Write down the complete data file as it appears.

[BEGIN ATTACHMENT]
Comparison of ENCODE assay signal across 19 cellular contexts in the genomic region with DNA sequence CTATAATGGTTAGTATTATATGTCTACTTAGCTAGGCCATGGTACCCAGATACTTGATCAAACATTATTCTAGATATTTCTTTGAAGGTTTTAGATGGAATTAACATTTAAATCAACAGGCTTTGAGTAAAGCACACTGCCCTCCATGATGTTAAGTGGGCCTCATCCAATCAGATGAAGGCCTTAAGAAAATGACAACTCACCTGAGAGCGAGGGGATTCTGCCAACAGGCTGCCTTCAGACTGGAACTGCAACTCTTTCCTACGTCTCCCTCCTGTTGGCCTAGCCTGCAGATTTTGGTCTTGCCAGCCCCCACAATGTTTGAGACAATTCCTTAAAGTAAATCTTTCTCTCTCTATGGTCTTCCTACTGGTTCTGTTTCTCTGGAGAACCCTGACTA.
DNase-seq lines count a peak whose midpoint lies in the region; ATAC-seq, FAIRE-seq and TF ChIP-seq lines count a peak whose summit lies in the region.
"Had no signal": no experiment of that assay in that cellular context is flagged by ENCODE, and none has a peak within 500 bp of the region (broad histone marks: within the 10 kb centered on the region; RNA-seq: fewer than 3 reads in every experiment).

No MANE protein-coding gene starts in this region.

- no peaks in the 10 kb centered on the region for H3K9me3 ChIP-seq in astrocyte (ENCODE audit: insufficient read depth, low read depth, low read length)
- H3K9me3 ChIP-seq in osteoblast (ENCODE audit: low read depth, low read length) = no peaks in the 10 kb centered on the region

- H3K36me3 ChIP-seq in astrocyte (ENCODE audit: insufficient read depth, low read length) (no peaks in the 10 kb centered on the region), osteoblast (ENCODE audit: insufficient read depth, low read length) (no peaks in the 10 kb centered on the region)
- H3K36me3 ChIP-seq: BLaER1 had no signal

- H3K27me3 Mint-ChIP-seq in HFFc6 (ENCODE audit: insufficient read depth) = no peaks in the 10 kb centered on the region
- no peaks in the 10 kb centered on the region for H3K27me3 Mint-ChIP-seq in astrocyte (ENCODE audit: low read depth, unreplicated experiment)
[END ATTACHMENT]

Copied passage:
Comparison of ENCODE assay signal across 19 cellular contexts in the genomic region with DNA sequence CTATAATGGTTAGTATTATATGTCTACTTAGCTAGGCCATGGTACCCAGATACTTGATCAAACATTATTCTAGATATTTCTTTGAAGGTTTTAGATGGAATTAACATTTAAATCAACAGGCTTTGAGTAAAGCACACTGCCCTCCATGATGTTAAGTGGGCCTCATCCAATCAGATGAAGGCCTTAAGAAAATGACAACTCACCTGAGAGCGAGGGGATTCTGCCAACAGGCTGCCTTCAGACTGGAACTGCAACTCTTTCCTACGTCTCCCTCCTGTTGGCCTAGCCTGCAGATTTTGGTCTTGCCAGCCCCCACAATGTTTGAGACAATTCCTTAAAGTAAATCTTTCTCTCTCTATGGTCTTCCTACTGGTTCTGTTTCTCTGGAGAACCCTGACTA.
DNase-seq lines count a peak whose midpoint lies in the region; ATAC-seq, FAIRE-seq and TF ChIP-seq lines count a peak whose summit lies in the region.
"Had no signal": no experiment of that assay in that cellular context is flagged by ENCODE, and none has a peak within 500 bp of the region (broad histone marks: within the 10 kb centered on the region; RNA-seq: fewer than 3 reads in every experiment).

No MANE protein-coding gene starts in this region.

- no peaks in the 10 kb centered on the region for H3K9me3 ChIP-seq in astrocyte (ENCODE audit: insufficient read depth, low read depth, low read length)
- H3K9me3 ChIP-seq in osteoblast (ENCODE audit: low read depth, low read length) = no peaks in the 10 kb centered on the region

- H3K36me3 ChIP-seq in astrocyte (ENCODE audit: insufficient read depth, low read length) (no peaks in the 10 kb centered on the region), osteoblast (ENCODE audit: insufficient read depth, low read length) (no peaks in the 10 kb centered on the region)
- H3K36me3 ChIP-seq: BLaER1 had no signal

- H3K27me3 Mint-ChIP-seq in HFFc6 (ENCODE audit: insufficient read depth) = no peaks in the 10 kb centered on the region
- no peaks in the 10 kb centered on the region for H3K27me3 Mint-ChIP-seq in astrocyte (ENCODE audit: low read depth, unreplicated experiment)